The world of my father’s time is passing quickly. I’m saddened to see it go. So many pieces of my world, the world of my childhood.
My dad’s world. The world he made and lived in and worked in when I was a child and the universe revolved around him.
I cling desperately to the items and effects of his time, trying to make it my time, trying to remember the time when these things were new, and so was I.
There are radios with vacuüm tubes in them. There is a barrister’s bookcase with a squeaky hinge. There is a 1959 Mossberg 22 caliber rifle with a stock cut down for my mother.
There are telephones with rotary dials. TV sets with big cathode ray tubes in them. Not flat panels. Not LCD or LED or liquid plasma. Big coils of copper wire, high voltages, a pane of glass coated with phosphorous.
There is a snowmobile with a little 2-cylinder engine. It’s actually fairly modern for my dad, with rails instead of bogey wheels.
We’d spend many hours working on “sleds”, as well as riding them.
My dad and his generation built so much of my world, invented so many things. The stuff they made was solid, heavy, sometimes literally bullet-proof.
How can I justify hanging on to the 50-year-old steel desk at work? The desk that looks like sturdy, industrial 1950’s America. Where things were made in places like Paramus, New Jersey or Cleveland, Ohio. When we put the pride into the work, not onto the sticker that says “Built with pride”.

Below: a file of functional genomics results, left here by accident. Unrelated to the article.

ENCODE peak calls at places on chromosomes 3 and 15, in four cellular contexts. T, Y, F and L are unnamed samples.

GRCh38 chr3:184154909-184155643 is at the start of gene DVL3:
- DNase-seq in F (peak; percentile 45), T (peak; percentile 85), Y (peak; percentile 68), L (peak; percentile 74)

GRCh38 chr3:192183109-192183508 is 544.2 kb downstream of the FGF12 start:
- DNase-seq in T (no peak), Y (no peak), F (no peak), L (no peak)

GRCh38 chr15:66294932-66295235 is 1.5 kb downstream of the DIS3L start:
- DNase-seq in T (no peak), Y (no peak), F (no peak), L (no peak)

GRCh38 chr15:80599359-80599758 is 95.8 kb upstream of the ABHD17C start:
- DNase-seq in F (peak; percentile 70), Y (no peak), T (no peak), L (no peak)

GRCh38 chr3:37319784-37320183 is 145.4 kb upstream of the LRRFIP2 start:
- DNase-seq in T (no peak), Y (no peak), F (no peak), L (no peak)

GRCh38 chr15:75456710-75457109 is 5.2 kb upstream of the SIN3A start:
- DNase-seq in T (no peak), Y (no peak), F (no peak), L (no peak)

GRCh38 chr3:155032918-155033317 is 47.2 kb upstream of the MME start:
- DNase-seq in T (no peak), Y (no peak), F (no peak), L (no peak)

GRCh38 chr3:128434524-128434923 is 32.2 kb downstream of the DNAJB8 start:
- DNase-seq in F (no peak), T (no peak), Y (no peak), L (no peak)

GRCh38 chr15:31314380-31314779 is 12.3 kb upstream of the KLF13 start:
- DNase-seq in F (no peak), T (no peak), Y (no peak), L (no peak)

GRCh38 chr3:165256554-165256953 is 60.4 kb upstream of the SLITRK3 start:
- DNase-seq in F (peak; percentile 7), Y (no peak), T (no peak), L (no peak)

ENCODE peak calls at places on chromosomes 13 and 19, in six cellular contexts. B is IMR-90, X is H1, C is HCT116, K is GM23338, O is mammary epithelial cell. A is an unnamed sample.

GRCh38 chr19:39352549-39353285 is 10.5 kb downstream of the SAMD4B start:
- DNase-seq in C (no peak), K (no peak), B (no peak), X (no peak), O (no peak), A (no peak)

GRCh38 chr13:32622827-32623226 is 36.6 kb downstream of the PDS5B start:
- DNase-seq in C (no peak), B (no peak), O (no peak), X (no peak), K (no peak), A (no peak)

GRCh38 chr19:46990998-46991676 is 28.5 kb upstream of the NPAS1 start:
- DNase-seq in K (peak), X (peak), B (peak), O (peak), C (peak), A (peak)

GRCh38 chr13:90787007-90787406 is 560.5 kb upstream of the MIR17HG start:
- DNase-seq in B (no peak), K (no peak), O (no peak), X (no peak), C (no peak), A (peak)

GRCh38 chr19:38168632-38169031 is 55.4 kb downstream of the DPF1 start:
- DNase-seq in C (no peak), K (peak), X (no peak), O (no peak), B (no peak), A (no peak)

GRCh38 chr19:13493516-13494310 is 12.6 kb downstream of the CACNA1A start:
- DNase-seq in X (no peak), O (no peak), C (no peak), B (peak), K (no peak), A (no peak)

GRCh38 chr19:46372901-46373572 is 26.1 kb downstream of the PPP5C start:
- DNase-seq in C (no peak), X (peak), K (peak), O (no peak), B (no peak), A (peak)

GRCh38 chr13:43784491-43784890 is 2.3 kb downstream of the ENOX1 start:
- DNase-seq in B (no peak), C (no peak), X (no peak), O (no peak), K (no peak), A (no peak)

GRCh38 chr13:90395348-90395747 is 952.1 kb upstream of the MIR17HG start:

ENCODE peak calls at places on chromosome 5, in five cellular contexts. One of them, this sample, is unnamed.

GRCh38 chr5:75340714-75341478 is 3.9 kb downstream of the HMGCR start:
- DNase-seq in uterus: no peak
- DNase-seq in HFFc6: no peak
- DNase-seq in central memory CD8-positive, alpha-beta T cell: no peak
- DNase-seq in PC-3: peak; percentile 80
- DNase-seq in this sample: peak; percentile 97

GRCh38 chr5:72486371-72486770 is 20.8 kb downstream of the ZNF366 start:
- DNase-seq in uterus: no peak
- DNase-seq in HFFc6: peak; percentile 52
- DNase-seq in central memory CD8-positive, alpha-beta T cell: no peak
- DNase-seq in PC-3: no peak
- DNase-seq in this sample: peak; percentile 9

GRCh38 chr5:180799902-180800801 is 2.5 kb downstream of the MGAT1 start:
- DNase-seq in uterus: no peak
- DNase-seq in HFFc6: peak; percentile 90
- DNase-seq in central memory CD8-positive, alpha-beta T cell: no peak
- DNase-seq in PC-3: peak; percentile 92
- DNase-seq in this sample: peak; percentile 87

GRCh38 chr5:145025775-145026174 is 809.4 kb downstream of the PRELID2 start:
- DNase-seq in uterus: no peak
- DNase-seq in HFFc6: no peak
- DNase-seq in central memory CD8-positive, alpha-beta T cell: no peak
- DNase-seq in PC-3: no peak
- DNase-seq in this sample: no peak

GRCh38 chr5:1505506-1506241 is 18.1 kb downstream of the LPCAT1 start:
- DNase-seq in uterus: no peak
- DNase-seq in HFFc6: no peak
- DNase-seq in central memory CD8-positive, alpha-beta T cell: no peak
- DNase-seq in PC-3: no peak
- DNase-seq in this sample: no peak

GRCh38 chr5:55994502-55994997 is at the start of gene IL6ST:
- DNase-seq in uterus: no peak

Bit by bit these things are replaced with the modern. Newer, stronger alloys. Composite materials as strong as steel. Miniaturized robotic manufacturing.
I am reminded of an occasion when President Reagan addressed a college commencement. A student asked respectfully:
“How can someone from your generation address this graduating class in a meaningful way? You didn’t have cell phones or the internet or the Space Shuttle.”
“You’re right.” the President replied, “We didn’t have those things.
We invented them.”
Be at peace,
Comments on: "Relics" (2)
Paz, it’s clear from your description that your father left the “feeling” of himself, of being in his atmosphere, in the things he made, and used. Those things take us immediately into the place where we connect with the ones who have already made the transition. It’s lovely to remember them in another way, as well. Everyone knows about something, from where they stand. Younger people know more about what’s new. Older people know more about what’s important. And all of that understanding is present in your dad’s things, too.
Thanks for taking the time to visit ACZ, to read, and to reply. It was kind of you to express so much thought regarding the post “Relics”.
Just to be clear, I have the wonderful fortune to still have my dad with us among the living. He is 82 years old and still the smartest guy I ever met! He just got called back to work by the company he retired from a number of years ago. My dad is an electrical engineer with a number of patents to his name, and was one of the top designers on the east coast in his heyday. Perhaps I use the term “was” a bit prematurely. They called him back to work for a project similar to one he worked on a number of years ago.
As it turns out, they “needed his brain”. Not unlike the physical relics described in the post, the knowledge my dad holds will go with him. This will be sorely missed.
Dare I say, I am very proud of my father.
Thanks again for writing.
Take care and keep in touch,